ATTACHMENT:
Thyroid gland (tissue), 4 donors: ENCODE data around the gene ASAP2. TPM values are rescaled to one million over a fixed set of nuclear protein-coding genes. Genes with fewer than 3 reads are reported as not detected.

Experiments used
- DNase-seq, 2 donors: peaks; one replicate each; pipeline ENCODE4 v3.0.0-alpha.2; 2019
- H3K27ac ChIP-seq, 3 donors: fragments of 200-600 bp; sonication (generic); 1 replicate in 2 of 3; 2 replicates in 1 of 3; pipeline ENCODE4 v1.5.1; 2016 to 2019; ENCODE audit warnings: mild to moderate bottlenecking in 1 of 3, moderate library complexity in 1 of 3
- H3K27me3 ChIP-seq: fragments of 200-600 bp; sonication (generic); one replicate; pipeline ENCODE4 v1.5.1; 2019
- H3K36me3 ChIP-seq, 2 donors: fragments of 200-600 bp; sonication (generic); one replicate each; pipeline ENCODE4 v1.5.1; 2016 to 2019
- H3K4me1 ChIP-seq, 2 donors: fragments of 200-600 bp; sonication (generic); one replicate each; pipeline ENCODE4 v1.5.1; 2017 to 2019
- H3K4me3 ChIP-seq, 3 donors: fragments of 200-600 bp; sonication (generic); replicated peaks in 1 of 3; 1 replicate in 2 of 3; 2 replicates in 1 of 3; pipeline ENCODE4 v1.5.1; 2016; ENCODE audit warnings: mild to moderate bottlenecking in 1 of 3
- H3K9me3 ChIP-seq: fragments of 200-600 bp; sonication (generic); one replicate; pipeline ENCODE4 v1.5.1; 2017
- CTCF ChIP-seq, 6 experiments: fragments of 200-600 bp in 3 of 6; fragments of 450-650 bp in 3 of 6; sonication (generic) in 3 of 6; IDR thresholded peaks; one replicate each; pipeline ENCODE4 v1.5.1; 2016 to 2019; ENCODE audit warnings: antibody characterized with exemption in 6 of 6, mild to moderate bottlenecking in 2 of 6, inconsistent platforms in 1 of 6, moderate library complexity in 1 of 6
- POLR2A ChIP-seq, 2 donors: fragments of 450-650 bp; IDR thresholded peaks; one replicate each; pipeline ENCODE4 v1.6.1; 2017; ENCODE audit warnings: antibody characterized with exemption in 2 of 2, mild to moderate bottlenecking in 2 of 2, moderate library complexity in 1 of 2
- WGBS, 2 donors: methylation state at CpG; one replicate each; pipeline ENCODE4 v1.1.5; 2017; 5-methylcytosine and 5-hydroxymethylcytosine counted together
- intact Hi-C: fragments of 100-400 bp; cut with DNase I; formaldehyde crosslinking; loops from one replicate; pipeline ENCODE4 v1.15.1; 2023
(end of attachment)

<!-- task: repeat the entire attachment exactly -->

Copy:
Thyroid gland (tissue), 4 donors: ENCODE data around the gene ASAP2. TPM values are rescaled to one million over a fixed set of nuclear protein-coding genes. Genes with fewer than 3 reads are reported as not detected.

Experiments used
- DNase-seq, 2 donors: peaks; one replicate each; pipeline ENCODE4 v3.0.0-alpha.2; 2019
- H3K27ac ChIP-seq, 3 donors: fragments of 200-600 bp; sonication (generic); 1 replicate in 2 of 3; 2 replicates in 1 of 3; pipeline ENCODE4 v1.5.1; 2016 to 2019; ENCODE audit warnings: mild to moderate bottlenecking in 1 of 3, moderate library complexity in 1 of 3
- H3K27me3 ChIP-seq: fragments of 200-600 bp; sonication (generic); one replicate; pipeline ENCODE4 v1.5.1; 2019
- H3K36me3 ChIP-seq, 2 donors: fragments of 200-600 bp; sonication (generic); one replicate each; pipeline ENCODE4 v1.5.1; 2016 to 2019
- H3K4me1 ChIP-seq, 2 donors: fragments of 200-600 bp; sonication (generic); one replicate each; pipeline ENCODE4 v1.5.1; 2017 to 2019
- H3K4me3 ChIP-seq, 3 donors: fragments of 200-600 bp; sonication (generic); replicated peaks in 1 of 3; 1 replicate in 2 of 3; 2 replicates in 1 of 3; pipeline ENCODE4 v1.5.1; 2016; ENCODE audit warnings: mild to moderate bottlenecking in 1 of 3
- H3K9me3 ChIP-seq: fragments of 200-600 bp; sonication (generic); one replicate; pipeline ENCODE4 v1.5.1; 2017
- CTCF ChIP-seq, 6 experiments: fragments of 200-600 bp in 3 of 6; fragments of 450-650 bp in 3 of 6; sonication (generic) in 3 of 6; IDR thresholded peaks; one replicate each; pipeline ENCODE4 v1.5.1; 2016 to 2019; ENCODE audit warnings: antibody characterized with exemption in 6 of 6, mild to moderate bottlenecking in 2 of 6, inconsistent platforms in 1 of 6, moderate library complexity in 1 of 6
- POLR2A ChIP-seq, 2 donors: fragments of 450-650 bp; IDR thresholded peaks; one replicate each; pipeline ENCODE4 v1.6.1; 2017; ENCODE audit warnings: antibody characterized with exemption in 2 of 2, mild to moderate bottlenecking in 2 of 2, moderate library complexity in 1 of 2
- WGBS, 2 donors: methylation state at CpG; one replicate each; pipeline ENCODE4 v1.1.5; 2017; 5-methylcytosine and 5-hydroxymethylcytosine counted together
- intact Hi-C: fragments of 100-400 bp; cut with DNase I; formaldehyde crosslinking; loops from one replicate; pipeline ENCODE4 v1.15.1; 2023